"Sophie, there's no way I'm jump"
"Take out the tracking dot."
Bewildered, Langdon fumbled in his pocket until he found the tiny
metallic disk. Sophie
took it from him and strode immediately to the sink. She grabbed a
thick bar of soap,
placed the tracking dot on top of it, and used her thumb to push the
disk down hard into
the bar. As the disk sank into the soft surface, she pinched the
hole closed, firmly
embedding the device in the bar.
Handing the bar to Langdon, Sophie retrieved a heavy, cylindrical
trash can from under

the sinks. Before Langdon could protest, Sophie ran at the window,
holding the can
before her like a battering ram. Driving the bottom of the trash can
into the center of the
window, she shattered the glass.
Alarms erupted overhead at earsplitting decibel levels.
"Give me the soap!" Sophie yelled, barely audible over the alarm.
Langdon thrust the bar into her hand.
Palming the soap, she peered out the shattered window at the
eighteen-wheeler idling
below. The target was plenty bigan expansive, stationary tarpand it
was less than ten feet
from the side of the building. As the traffic lights prepared to
change, Sophie took a deep
breath and lobbed the bar of soap out into the night.
The soap plummeted downward toward the truck, landing on the
edge of the tarp, and
sliding downward into the cargo bay just as the traffic light turned
"Congratulations," Sophie said, dragging him toward the door. "You
just escaped from
the Louvre."
Fleeing the men's room, they moved into the shadows just as Fache
rushed past.
Now, with the fire alarm silenced, Langdon could hear the sounds of
DCPJ sirens tearing
away from the Louvre. A police exodus. Fache had hurried off as
well, leaving the Grand
Gallery deserted.

"There's an emergency stairwell about fifty meters back into the
Grand Gallery," Sophie
said. "Now that the guards are leaving the perimeter, we can get out
of here."
Langdon decided not to say another word all evening. Sophie Neveu
was clearly a hell of
a lot smarter than he was.
The Church of Saint-Sulpice, it is said, has the most eccentric
history of any building in Paris. Built over the ruins of an ancient
temple to the Egyptian goddess Isis, the church possesses an
architectural footprint matching that of Notre Dame to within
inches. The sanctuary has played host to the baptisms of the
Marquis de Sade and Baudelaire, as well as the marriage of Victor
Hugo. The attached seminary has a well-documented history of
unorthodoxy and was once the clandestine meeting hall for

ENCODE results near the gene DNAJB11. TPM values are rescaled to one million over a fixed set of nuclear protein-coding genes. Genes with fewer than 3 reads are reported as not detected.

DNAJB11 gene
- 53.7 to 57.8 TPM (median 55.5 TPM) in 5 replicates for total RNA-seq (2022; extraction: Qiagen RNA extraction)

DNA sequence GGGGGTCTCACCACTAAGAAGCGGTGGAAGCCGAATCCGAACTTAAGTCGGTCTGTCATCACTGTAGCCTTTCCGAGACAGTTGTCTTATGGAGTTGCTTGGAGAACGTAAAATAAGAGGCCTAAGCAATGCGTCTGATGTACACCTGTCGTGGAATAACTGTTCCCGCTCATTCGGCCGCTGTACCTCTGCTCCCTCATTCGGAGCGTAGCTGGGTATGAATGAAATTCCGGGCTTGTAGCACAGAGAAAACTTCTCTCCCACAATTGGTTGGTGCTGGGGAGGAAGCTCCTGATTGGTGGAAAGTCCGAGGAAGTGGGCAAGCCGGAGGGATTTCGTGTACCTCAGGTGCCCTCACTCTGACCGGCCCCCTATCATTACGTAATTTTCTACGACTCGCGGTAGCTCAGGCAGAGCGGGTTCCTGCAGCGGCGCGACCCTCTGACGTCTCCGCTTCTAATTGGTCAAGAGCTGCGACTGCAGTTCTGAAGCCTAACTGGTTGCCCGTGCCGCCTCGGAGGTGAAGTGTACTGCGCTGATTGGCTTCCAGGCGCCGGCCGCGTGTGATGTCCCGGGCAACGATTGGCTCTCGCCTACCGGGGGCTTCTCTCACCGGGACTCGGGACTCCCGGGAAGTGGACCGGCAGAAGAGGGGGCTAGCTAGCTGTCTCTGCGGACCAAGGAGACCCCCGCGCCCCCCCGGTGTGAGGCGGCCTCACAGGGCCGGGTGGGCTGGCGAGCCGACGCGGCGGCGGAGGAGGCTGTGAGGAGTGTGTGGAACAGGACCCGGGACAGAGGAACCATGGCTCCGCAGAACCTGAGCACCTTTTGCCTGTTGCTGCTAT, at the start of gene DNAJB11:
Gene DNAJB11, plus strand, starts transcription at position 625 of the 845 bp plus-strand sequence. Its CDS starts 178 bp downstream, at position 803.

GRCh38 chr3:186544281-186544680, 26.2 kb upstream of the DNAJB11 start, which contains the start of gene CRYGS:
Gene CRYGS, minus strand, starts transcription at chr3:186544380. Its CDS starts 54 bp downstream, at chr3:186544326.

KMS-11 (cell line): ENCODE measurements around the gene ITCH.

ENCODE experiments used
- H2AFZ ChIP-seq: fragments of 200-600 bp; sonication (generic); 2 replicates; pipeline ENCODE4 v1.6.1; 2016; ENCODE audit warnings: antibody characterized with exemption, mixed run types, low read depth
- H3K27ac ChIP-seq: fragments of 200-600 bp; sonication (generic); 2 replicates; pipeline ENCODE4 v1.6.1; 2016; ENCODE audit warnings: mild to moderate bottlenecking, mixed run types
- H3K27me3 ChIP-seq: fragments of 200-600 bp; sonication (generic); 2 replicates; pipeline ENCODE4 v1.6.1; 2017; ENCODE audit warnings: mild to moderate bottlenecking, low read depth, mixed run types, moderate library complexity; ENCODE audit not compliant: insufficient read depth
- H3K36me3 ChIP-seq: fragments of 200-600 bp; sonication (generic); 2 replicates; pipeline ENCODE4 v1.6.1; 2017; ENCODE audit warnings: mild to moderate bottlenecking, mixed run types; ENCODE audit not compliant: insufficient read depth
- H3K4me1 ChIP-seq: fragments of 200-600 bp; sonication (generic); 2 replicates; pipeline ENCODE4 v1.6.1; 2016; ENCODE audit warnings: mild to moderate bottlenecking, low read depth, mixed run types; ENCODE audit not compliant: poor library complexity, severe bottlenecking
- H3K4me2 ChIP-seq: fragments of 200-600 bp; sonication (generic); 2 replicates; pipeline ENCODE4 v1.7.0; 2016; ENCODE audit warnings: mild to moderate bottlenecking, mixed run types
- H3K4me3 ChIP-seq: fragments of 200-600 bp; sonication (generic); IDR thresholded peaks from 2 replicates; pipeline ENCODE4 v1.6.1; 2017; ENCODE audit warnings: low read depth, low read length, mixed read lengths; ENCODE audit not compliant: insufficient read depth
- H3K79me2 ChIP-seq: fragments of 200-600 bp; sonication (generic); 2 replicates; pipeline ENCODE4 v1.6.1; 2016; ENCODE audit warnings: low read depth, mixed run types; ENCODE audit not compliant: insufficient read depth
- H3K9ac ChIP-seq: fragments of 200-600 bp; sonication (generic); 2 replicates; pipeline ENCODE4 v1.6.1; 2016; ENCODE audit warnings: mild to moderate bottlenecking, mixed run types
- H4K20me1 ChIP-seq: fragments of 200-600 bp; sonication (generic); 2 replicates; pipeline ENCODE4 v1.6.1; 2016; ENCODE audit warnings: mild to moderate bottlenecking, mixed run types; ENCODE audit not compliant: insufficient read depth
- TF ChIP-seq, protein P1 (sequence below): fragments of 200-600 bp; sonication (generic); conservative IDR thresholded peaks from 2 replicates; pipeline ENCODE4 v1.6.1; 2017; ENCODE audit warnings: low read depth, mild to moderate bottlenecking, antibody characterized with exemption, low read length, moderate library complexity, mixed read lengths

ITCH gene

numerous secret societies. Tonight, the cavernous nave of Saint-
Sulpice was as silent as a tomb, the only hint of life the faint smell
of incense from mass earlier that evening. Silas sensed an
uneasiness in Sister Sandrine's demeanor as she led him into the
sanctuary. He was not surprised by this. Silas was accustomed to
people being uncomfortable with his appearance. "You're an
American," she said. "French by birth," Silas responded. "I had my
calling in Spain, and I now study in the United States." Sister
Sandrine nodded. She was a small woman with quiet eyes. "And you
have never seen Saint-Sulpice?" "I realize this is almost a sin in
itself." "She is more beautiful by day." "I am certain. Nonetheless, I
am grateful that you would provide me this opportunity tonight."

"The abbé requested it. You obviously have powerful friends." You
have no idea, Silas thought. As he followed Sister Sandrine down
the main aisle, Silas was surprised by the austerity of the
sanctuary. Unlike Notre Dame with its colorful frescoes, gilded
altar-work, and warm wood, Saint-Sulpice was stark and cold,
conveying an almost barren quality reminiscent of the ascetic
cathedrals of Spain. The lack of decor made the interior look even
more expansive, and as Silas gazed up into the soaring ribbed vault
of the ceiling, he imagined he was standing beneath the hull of an
enormous overturned ship. A fitting image, he thought. The
brotherhood's ship was about to be capsized forever. Feeling eager
to get to work, Silas wished Sister Sandrine would leave him. She
was a small woman whom Silas could incapacitate easily, but he had
vowed not to use force unless absolutely necessary. She is a woman
of the cloth, and it is not her fault the brotherhood chose her